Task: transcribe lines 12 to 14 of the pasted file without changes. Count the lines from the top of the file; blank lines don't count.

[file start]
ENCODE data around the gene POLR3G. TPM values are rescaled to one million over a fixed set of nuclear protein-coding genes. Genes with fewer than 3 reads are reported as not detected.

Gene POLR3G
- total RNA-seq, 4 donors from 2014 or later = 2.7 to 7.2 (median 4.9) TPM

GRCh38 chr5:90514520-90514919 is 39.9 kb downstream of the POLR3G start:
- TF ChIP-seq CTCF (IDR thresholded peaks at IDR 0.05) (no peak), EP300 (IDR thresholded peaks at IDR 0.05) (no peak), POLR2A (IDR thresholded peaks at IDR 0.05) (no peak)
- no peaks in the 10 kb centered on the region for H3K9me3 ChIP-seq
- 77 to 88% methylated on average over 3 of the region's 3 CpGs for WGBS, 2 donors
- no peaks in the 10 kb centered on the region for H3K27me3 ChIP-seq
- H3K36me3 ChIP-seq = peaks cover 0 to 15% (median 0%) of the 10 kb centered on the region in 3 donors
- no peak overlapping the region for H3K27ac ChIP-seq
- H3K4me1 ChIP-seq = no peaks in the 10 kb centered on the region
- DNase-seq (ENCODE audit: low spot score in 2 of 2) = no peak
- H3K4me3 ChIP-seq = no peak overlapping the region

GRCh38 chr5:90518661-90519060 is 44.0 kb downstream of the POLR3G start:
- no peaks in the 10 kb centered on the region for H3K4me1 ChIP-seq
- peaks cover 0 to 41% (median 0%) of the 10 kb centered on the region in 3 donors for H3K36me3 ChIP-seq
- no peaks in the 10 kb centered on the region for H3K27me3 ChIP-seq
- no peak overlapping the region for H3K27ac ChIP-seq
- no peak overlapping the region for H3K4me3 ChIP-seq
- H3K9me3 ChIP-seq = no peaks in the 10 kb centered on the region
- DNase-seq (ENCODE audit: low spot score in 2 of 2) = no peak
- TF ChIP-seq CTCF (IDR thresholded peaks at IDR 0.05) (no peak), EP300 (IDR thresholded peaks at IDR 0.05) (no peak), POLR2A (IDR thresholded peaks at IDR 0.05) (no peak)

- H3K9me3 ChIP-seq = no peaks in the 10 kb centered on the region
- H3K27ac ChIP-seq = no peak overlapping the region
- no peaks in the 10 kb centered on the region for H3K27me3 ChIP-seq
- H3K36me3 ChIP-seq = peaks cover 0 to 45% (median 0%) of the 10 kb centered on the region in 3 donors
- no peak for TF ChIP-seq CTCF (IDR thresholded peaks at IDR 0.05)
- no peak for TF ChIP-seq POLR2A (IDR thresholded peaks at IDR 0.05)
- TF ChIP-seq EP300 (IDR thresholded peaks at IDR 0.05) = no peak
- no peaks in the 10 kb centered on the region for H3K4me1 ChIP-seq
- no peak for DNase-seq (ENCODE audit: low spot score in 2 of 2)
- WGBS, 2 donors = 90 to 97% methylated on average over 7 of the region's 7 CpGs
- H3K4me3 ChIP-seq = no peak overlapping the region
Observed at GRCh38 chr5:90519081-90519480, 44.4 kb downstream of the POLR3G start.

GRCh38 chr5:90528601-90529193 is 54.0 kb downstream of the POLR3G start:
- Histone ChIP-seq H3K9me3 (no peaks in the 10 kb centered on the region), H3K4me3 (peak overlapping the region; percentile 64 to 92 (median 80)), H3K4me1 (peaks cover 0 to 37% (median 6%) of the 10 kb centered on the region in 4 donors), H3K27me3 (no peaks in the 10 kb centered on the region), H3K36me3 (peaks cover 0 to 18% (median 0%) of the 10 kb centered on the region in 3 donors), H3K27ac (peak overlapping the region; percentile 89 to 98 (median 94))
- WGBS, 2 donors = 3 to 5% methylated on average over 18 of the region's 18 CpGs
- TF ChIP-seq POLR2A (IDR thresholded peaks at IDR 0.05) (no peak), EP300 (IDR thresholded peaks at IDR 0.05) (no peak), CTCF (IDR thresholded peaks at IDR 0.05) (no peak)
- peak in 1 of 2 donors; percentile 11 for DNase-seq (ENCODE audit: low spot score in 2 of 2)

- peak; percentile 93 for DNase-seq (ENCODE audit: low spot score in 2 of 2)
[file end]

- DNase-seq (ENCODE audit: low spot score in 2 of 2) = no peak
- H3K4me3 ChIP-seq = no peak overlapping the region

GRCh38 chr5:90518661-90519060 is 44.0 kb downstream of the POLR3G start: